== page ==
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A close-up of a male white-tailed deer

Male White-Tailed Deer

A close-up of a female white-tailed deer

Female White-Tailed Deer

An image of white-tailed deer tracks

White-Tailed Deer

Reddish-brown to blue-gray or tan coloring; underside of tail is white, producing a “flag” when raised off the rump. Antlers on the male primarily consist of a main beam with tines growing from it. Maximum antler size occurs between 5–7 years of age.

Habitat and Habits

Range movements limited to one to three miles depending on sex, age, and habitat. Herbivore. Lives up to 10 years. Male is polygamous, with most whitetails in North America rutting in November. One to two spotted fawns is typical.

How to Distinguish Adult White-Tailed Deer From Fawns*


  • Short, square bodies (look like a briefcase from a distance)
  • Short necks and less muscle development
  • Rarely have swaying backs or sagging bellies
  • Ears appear large in comparison to head


  • Larger, rectangular-shaped bodies (look like a suitcase from a distance)
  • Long necks
Distinguish adult deer from fawns

How to Identify Buck Fawns*

  • Presence of developing antlers
  • Head appears more flat and less rounded between ears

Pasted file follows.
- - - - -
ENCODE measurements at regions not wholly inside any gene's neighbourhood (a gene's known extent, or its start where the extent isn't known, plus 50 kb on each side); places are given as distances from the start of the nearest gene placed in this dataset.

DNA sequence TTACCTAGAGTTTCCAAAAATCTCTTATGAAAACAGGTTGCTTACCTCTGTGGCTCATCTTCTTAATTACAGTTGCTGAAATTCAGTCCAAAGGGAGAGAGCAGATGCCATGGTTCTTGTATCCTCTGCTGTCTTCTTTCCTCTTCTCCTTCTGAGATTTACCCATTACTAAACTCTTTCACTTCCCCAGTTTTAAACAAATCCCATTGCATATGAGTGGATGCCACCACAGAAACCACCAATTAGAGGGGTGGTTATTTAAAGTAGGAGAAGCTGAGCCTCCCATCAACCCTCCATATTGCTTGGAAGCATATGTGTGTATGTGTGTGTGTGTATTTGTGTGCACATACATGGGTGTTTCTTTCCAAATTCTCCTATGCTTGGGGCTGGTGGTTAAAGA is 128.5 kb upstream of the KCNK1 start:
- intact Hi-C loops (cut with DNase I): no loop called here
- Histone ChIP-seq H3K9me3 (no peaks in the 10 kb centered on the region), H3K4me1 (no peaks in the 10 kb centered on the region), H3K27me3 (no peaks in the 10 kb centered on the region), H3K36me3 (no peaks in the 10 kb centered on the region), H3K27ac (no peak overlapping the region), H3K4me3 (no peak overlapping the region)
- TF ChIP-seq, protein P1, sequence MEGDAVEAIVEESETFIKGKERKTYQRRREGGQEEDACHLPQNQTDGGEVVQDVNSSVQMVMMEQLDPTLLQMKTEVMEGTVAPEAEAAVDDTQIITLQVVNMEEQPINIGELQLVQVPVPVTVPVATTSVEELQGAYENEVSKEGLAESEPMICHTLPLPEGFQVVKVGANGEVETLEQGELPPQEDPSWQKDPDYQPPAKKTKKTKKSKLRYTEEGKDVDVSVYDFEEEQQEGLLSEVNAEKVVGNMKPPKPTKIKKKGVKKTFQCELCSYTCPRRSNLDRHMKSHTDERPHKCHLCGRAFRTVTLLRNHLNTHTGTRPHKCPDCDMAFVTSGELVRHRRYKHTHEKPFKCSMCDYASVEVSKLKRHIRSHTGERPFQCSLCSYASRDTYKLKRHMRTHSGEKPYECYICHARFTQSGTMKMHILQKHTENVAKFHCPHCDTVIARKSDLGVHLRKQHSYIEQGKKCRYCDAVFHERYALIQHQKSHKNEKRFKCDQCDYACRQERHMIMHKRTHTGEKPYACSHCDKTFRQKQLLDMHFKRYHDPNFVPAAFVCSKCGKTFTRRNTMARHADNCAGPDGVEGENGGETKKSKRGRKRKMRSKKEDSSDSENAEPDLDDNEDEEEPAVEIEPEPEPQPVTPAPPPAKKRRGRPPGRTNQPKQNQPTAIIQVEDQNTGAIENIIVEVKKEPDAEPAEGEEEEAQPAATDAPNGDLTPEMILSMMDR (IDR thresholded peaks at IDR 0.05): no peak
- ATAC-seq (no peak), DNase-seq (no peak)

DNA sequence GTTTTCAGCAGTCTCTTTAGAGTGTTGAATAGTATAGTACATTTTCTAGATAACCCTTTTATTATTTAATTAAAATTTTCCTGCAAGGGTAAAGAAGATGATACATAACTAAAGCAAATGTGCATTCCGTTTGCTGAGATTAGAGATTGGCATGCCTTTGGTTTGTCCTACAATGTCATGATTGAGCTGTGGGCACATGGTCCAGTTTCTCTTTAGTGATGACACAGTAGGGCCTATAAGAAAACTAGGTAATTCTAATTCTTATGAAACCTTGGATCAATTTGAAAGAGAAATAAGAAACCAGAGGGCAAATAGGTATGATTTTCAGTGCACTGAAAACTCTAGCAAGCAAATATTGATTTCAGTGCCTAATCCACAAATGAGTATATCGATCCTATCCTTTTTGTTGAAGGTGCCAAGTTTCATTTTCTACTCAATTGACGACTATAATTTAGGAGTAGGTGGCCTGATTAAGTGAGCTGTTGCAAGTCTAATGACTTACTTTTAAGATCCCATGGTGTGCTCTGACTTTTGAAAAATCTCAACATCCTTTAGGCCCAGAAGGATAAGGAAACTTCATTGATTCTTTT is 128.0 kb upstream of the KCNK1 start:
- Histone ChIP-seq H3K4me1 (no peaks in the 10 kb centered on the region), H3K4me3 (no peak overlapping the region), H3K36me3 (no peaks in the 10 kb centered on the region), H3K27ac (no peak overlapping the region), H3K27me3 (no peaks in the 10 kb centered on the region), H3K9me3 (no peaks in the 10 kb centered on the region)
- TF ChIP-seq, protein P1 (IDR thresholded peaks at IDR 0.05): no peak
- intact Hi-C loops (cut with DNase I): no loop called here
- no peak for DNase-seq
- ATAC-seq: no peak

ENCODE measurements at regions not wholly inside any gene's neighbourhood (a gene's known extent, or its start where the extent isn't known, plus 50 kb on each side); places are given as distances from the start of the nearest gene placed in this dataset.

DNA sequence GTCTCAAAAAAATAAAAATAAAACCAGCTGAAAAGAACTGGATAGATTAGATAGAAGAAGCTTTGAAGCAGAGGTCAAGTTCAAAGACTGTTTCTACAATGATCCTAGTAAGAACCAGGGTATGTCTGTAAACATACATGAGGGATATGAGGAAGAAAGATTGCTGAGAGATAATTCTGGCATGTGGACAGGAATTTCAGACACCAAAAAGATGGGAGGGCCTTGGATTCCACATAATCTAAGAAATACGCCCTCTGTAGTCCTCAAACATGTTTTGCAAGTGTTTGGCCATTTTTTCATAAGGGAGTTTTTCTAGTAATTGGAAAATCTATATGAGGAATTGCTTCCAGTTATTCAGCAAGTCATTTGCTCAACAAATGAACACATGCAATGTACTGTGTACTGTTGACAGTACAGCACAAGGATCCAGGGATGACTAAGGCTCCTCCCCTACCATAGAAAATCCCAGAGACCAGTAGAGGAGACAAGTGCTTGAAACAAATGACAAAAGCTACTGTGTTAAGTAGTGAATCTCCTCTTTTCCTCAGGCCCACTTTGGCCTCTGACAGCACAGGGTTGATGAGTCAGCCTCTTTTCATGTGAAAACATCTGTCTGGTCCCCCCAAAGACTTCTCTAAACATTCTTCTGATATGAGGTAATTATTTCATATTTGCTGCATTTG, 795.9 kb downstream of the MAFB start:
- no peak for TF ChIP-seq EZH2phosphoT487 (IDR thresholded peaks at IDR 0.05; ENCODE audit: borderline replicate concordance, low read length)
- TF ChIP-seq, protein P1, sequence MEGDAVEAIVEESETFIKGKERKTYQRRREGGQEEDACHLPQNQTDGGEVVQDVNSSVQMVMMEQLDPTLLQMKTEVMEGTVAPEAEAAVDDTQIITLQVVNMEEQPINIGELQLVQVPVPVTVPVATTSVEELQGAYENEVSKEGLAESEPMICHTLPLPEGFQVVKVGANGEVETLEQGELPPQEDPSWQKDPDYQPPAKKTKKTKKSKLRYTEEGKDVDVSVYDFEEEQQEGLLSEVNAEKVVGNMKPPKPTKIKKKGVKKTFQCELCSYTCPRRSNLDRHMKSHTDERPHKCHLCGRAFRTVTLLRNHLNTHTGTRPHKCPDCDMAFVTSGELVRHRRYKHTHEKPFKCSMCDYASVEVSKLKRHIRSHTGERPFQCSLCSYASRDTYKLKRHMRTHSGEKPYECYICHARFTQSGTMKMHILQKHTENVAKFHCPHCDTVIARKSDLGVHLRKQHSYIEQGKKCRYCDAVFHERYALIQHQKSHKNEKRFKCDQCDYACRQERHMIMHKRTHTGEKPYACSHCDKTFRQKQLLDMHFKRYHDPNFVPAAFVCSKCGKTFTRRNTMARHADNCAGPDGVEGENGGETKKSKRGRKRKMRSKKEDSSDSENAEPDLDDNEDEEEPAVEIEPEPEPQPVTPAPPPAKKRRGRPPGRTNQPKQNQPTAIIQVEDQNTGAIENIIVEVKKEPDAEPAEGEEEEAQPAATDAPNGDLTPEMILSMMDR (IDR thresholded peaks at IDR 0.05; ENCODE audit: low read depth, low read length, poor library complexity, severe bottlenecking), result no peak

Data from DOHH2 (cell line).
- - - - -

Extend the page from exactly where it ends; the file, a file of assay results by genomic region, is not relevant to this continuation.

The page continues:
How to Identify Doe Fawns*

  • No developing antlers
  • Head appears slightly rounded between ears

* Courtesy of the Quality Deer Management Association
A close-up of a white-tailed buck fawn
A close-up of a white-tailed doe fawn

Mule Deer

Reddish coloring in summer and blue-gray in winter. Cream-colored rump patch with black-tipped cream tail. Ears are larger than the white-tailed deer's. Antlers branch equally.

Habitat and Habits

Lives in forests, desert shrubs, thickets of shrubs, trees, grasslands, plains, foothills, and river bottoms. Herbivore. Lives up to 16 years. Male is polygamous; rut runs Oct.–Dec. One to two spotted fawns is typical.

An image of a male mule deer

Male Mule Deer

A close-up of a female mule deer

Female Mule Deer

An image of mule deer tracks

Antlers vs. Horns

Members of the deer family (which includes caribou, deer, elk, and moose) have antlers. Antlers are solid bone and are shed annually. They are one of the fastest growing natural materials in the world. Antlers grow from the tip while horns grow from the base. Except for caribou, only male deer have antlers.

Horns are found on bison, sheep, goats, and pronghorns. Unlike antlers, true horns are hollow and grow continuously. If broken, they do not grow back. They consist of a keratin sheath surrounding a core of bone. Female sheep have half-moon horns while rams have horns that are longer and heavier and curve around the sides of their heads. Female mountain goats have horns that are longer, straighter, and thinner than male goats. The horn sheath of a pronghorn has characteristics of both antlers and bones because it’s made of keratin, which surrounds the bony core, yet it is shed annually.

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